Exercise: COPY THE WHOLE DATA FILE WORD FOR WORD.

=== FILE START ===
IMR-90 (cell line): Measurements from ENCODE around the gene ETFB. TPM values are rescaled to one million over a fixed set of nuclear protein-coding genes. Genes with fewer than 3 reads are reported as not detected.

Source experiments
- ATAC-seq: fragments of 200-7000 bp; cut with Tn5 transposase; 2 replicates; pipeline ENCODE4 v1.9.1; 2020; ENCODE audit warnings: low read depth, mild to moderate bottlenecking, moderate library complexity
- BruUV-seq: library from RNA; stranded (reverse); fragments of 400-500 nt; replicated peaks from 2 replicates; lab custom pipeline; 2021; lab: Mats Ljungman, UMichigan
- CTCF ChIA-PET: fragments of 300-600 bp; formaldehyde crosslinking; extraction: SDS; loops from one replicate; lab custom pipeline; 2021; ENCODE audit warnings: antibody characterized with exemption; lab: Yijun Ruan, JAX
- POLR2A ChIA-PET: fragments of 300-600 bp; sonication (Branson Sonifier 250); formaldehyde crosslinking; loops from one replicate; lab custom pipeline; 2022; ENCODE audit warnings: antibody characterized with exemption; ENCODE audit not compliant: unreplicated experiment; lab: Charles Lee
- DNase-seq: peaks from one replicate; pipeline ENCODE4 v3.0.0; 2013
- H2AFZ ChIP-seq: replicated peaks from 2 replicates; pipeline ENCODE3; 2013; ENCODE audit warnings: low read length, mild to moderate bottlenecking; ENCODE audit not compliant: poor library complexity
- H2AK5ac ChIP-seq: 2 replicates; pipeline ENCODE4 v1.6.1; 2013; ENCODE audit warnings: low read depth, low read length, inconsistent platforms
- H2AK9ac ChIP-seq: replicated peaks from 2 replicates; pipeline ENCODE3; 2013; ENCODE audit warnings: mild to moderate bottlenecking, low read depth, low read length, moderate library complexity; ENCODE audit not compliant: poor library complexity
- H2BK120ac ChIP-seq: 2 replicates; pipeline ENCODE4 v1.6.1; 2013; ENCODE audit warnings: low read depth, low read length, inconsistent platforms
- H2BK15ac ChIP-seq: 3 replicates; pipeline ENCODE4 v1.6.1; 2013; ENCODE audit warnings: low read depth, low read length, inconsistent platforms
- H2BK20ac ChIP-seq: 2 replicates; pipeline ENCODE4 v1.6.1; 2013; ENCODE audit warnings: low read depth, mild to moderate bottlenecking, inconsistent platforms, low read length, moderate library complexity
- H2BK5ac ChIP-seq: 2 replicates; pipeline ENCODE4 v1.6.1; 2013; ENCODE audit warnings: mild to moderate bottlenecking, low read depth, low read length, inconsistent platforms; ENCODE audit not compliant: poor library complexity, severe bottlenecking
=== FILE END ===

IMR-90 (cell line): Measurements from ENCODE around the gene ETFB. TPM values are rescaled to one million over a fixed set of nuclear protein-coding genes. Genes with fewer than 3 reads are reported as not detected.

Source experiments
- ATAC-seq: fragments of 200-7000 bp; cut with Tn5 transposase; 2 replicates; pipeline ENCODE4 v1.9.1; 2020; ENCODE audit warnings: low read depth, mild to moderate bottlenecking, moderate library complexity
- BruUV-seq: library from RNA; stranded (reverse); fragments of 400-500 nt; replicated peaks from 2 replicates; lab custom pipeline; 2021; lab: Mats Ljungman, UMichigan
- CTCF ChIA-PET: fragments of 300-600 bp; formaldehyde crosslinking; extraction: SDS; loops from one replicate; lab custom pipeline; 2021; ENCODE audit warnings: antibody characterized with exemption; lab: Yijun Ruan, JAX
- POLR2A ChIA-PET: fragments of 300-600 bp; sonication (Branson Sonifier 250); formaldehyde crosslinking; loops from one replicate; lab custom pipeline; 2022; ENCODE audit warnings: antibody characterized with exemption; ENCODE audit not compliant: unreplicated experiment; lab: Charles Lee
- DNase-seq: peaks from one replicate; pipeline ENCODE4 v3.0.0; 2013
- H2AFZ ChIP-seq: replicated peaks from 2 replicates; pipeline ENCODE3; 2013; ENCODE audit warnings: low read length, mild to moderate bottlenecking; ENCODE audit not compliant: poor library complexity
- H2AK5ac ChIP-seq: 2 replicates; pipeline ENCODE4 v1.6.1; 2013; ENCODE audit warnings: low read depth, low read length, inconsistent platforms
- H2AK9ac ChIP-seq: replicated peaks from 2 replicates; pipeline ENCODE3; 2013; ENCODE audit warnings: mild to moderate bottlenecking, low read depth, low read length, moderate library complexity; ENCODE audit not compliant: poor library complexity
- H2BK120ac ChIP-seq: 2 replicates; pipeline ENCODE4 v1.6.1; 2013; ENCODE audit warnings: low read depth, low read length, inconsistent platforms
- H2BK15ac ChIP-seq: 3 replicates; pipeline ENCODE4 v1.6.1; 2013; ENCODE audit warnings: low read depth, low read length, inconsistent platforms
- H2BK20ac ChIP-seq: 2 replicates; pipeline ENCODE4 v1.6.1; 2013; ENCODE audit warnings: low read depth, mild to moderate bottlenecking, inconsistent platforms, low read length, moderate library complexity
- H2BK5ac ChIP-seq: 2 replicates; pipeline ENCODE4 v1.6.1; 2013; ENCODE audit warnings: mild to moderate bottlenecking, low read depth, low read length, inconsistent platforms; ENCODE audit not compliant: poor library complexity, severe bottlenecking